On September 13, 2020, President Donald Trump signed an executive order that aims to lower drug costs for Medicare recipients.
The action comes nearly two months after the President signed a separate order, which directed the Secretary of Health and Human Services (HHS) to take necessary steps to deliver lower costs on prescription drugs for American patients.
Prompting quick condemnation from the drug industry, this more recent executive order expands on the previous version and instructs the HHS to examine a payment scheme where Medicare pays “no more than the most-favored-nation price” — referring to lower prices paid by other developed nations. The order will apply to both Medicare Part B and Part D drugs and will not affect drug prices beyond those paid by Medicare recipients.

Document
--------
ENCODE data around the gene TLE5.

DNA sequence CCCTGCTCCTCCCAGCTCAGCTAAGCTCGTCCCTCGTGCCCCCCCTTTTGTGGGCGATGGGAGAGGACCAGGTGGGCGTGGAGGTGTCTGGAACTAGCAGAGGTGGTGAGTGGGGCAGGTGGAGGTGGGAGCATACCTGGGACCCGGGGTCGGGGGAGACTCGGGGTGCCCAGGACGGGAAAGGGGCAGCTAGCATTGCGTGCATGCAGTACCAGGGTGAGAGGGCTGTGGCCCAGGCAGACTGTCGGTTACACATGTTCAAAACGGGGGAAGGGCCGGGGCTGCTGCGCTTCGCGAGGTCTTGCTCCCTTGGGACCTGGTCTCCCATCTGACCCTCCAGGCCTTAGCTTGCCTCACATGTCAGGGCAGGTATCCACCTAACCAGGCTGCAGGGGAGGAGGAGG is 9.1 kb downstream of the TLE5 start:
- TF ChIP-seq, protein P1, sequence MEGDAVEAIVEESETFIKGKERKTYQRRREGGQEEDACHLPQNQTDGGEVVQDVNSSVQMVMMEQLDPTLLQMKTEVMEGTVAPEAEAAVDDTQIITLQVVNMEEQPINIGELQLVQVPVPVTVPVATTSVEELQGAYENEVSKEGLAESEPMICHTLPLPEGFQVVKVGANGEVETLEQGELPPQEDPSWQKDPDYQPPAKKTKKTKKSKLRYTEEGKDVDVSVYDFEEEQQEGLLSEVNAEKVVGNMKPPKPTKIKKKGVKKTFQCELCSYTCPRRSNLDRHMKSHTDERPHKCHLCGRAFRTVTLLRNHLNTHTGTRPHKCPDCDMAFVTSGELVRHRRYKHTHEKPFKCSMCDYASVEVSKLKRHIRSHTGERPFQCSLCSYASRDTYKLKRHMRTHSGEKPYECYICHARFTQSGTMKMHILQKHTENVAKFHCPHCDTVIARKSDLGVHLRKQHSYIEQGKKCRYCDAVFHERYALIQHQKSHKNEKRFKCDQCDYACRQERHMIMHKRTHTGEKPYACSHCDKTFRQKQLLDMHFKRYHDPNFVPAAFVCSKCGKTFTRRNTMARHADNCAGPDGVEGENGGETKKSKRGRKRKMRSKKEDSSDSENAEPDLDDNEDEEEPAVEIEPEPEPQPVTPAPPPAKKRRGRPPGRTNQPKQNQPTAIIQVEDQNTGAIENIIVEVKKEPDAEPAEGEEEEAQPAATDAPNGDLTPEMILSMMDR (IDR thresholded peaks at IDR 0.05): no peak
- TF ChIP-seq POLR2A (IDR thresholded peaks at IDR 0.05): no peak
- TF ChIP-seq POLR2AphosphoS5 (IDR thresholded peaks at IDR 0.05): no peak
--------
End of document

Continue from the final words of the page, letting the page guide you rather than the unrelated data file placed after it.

Drug manufacturers have initiated heavy resistance to the order, as lowering drug prices will inevitably impact their profits. As for what is ahead, the HHS secretary will need to explain additional policy details and test pricing models — the same models that manufacturers claim will stifle innovation and allow foreign countries to have the advantage over American drug prices.
With this executive order, this is only the beginning of what could be a lengthy process potentially resulting in Medicare prices being lowered.
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